Cleaning GlassMecakyrios writes...
I used to mix a solution of baking soda and water, but now I use a product available in the States known a Oxiclean (http://www.oxiclean.com/ABOUT.HTML) and water. I pour this into the bottle and drop the chain in the bottle as well. I place my hand over the bottle opening to prevent the cleaning solution from coming out and to keep the fishing line in place (the cork is out side of the bottle -- the cork is for easy removal of the chain/fishing line). I then shake, swish, and swirl the bottle making sure to get every inside surface as best as I can. Then I remove the chain/fishing line, and pour out the cleaning solution. I then sterilize the bottle with a bleach/water solution, and store upside down until I need it.
I have found that my chain method works better -- for me -- than the gravel method that is sometimes recommended. If the bottle is still dirty after cleaning in this fashion, your best bet is to not use the bottle, as nothing will -- to my knowledge -- effectively clean the bottle.
For normal bottles and small jugs that need regular cleaning, I just use the dishwasher. What I do is invert the bottles and jugs so that their openings are toward the bottom of the dishwasher.
In my dishwasher (and I assume most have this) there are two places that you can place dishwasher detergent -- one regular "cup" that holds the detergent for regular loads, and a smaller cup to hold extra detergent for dirty loads. In my dishwasher The smaller cup empties first and then later in the cycle the regular "cup" is used.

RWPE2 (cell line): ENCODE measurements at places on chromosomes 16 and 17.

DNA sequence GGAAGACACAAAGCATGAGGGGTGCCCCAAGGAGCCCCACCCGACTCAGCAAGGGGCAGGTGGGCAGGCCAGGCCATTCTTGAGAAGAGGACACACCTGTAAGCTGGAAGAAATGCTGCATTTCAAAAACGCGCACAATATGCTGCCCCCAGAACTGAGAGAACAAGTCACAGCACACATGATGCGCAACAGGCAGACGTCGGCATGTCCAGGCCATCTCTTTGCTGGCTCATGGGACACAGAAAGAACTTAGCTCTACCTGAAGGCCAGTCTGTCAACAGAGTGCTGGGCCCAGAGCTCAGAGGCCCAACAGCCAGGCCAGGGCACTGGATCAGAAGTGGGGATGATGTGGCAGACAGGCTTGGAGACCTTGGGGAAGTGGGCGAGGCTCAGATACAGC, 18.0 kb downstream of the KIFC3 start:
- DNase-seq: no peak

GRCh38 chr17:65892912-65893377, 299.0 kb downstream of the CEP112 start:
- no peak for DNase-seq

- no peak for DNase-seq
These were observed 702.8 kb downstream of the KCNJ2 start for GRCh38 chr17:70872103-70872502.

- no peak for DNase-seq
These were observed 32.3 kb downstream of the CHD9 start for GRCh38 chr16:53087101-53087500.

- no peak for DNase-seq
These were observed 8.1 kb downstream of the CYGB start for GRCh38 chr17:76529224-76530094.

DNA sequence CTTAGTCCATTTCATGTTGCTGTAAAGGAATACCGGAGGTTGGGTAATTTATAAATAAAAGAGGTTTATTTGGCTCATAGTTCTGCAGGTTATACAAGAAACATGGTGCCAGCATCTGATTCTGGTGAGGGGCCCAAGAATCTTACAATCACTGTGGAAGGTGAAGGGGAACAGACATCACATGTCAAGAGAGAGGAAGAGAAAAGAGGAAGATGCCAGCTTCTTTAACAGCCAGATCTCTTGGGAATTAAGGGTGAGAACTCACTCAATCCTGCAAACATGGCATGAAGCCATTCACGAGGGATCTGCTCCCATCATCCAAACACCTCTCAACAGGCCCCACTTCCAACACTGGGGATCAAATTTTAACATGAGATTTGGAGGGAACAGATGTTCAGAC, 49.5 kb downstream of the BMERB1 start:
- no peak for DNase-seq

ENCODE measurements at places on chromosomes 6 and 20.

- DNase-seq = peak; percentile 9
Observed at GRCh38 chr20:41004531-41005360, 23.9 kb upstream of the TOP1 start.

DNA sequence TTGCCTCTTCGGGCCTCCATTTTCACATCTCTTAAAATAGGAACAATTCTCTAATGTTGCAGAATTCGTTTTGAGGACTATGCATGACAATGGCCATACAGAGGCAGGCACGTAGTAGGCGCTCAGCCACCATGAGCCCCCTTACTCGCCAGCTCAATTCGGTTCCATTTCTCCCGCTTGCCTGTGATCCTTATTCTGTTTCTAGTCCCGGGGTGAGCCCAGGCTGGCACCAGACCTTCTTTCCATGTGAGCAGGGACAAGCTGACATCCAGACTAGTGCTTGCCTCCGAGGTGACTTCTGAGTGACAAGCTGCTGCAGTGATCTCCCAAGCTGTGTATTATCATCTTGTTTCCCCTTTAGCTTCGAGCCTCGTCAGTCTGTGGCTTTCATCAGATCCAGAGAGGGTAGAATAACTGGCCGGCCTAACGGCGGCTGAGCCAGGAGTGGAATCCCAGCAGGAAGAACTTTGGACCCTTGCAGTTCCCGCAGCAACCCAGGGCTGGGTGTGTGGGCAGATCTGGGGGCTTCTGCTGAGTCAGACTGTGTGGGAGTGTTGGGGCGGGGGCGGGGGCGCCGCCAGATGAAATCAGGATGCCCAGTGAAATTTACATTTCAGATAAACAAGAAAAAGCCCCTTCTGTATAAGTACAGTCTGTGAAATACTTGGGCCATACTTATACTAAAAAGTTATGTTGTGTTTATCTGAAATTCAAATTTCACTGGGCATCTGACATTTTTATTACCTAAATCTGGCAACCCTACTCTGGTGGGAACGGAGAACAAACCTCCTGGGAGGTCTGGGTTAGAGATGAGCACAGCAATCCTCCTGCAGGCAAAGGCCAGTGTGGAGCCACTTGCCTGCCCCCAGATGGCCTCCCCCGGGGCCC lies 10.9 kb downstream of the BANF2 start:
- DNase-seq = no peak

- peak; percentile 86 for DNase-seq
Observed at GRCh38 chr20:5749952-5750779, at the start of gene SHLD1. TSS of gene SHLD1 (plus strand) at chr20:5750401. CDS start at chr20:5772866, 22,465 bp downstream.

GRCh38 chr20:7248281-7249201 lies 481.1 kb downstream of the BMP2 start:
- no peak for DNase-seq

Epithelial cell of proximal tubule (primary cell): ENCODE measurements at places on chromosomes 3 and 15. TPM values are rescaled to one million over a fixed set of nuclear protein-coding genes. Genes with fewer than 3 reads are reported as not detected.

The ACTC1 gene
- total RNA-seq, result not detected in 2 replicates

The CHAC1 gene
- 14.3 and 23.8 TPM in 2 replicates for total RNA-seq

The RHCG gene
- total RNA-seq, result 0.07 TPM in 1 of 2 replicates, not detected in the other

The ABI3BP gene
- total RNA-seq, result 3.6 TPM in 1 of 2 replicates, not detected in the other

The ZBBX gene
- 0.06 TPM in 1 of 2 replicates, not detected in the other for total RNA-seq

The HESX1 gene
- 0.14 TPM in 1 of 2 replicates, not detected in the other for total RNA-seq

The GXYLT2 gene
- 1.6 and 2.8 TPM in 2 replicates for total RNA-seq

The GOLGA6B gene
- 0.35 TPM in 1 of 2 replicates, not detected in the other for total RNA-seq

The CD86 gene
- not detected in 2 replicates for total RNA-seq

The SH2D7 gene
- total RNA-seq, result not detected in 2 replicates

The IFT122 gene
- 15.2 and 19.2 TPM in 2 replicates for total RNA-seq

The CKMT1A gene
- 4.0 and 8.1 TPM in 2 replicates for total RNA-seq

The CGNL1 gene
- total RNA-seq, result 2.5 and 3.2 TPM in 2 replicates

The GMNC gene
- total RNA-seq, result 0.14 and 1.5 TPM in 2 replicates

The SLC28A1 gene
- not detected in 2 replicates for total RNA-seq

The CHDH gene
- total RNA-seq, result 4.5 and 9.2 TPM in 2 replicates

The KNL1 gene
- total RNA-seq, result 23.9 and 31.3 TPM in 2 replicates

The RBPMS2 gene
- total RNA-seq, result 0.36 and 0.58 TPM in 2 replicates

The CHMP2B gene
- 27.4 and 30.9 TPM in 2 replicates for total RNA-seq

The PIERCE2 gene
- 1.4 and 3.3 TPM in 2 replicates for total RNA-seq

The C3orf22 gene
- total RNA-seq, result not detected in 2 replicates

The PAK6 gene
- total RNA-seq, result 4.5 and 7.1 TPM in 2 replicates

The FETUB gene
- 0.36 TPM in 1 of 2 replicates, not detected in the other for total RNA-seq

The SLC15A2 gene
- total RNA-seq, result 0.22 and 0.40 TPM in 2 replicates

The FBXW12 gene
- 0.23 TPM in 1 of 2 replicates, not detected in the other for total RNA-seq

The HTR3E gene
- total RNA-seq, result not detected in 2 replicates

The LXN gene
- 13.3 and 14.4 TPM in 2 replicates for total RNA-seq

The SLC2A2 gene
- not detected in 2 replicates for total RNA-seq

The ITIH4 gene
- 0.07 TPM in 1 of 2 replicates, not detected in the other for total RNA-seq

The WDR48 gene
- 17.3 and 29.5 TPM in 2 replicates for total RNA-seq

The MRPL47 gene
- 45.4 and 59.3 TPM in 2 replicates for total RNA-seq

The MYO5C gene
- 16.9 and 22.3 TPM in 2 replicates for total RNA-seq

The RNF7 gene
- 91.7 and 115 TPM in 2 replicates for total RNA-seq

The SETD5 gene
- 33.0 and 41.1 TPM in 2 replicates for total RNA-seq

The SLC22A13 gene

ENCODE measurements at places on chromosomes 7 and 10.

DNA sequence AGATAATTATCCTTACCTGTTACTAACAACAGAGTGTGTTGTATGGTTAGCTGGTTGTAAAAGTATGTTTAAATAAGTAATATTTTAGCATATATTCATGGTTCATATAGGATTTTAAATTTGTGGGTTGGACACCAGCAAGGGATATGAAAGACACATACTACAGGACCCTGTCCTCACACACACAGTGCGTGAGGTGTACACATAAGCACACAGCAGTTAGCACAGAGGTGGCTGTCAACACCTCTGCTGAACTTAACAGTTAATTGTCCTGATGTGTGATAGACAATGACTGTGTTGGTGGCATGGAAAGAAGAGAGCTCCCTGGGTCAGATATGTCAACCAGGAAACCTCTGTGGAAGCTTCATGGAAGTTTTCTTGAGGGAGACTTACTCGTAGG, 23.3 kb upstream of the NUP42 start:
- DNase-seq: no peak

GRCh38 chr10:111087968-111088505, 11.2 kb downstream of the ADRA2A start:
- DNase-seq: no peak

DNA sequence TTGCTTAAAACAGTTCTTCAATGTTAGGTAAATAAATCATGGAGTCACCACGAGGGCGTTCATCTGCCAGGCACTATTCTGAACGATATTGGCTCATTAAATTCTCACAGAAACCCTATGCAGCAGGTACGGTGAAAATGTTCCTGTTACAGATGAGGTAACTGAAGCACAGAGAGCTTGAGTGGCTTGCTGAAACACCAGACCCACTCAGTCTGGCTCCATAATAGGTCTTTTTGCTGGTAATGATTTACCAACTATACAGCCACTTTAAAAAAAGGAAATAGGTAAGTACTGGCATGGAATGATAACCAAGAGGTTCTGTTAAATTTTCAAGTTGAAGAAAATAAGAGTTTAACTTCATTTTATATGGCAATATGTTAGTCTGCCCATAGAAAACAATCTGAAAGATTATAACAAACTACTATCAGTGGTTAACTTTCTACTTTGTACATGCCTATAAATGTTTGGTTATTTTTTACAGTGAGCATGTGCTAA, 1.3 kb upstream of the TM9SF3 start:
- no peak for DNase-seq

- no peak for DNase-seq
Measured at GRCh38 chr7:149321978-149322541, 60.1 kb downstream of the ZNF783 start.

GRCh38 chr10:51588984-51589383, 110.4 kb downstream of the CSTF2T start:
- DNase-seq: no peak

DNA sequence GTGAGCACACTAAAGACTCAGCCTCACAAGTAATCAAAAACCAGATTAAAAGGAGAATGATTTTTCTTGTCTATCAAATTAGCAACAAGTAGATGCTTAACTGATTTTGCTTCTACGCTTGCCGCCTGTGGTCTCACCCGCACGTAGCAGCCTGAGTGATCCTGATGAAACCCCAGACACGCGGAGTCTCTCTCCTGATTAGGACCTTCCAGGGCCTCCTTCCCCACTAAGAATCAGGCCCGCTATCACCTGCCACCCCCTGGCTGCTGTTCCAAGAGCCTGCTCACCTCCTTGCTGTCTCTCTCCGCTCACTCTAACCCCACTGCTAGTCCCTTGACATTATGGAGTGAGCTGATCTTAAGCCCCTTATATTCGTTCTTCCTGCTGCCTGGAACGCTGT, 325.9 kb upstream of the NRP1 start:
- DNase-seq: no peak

Instead of using dishwasher detergent, I fill the smaller cup up with Oxiclean (www.oxiclean.com), and I leave the regular load "cup" empty (If you don't have Oxiclean, just leave everything empty and run the load with just water). So, what happens is when the load starts the small cup empties the Oxiclean into the wash and gives them a hot bath with Oxiclean. Then the regular cycle kicks in -- without detergent or Oxiclean -- and rinses the bottles with clean HOT water.
Pot Scourers / Scouring PadsMake sure that your scouring pads are stainless steel or copper. Otherwise they are likely to rust. Some of the cheaper ones might be galvanised steel, and may soon break down. Stainless should be shiny whilst the galvanised is grey in appearance.
If you have found a source of pot scourers/scrubbing pads, but are unsure of how they will perform, Patrick has a simple test ..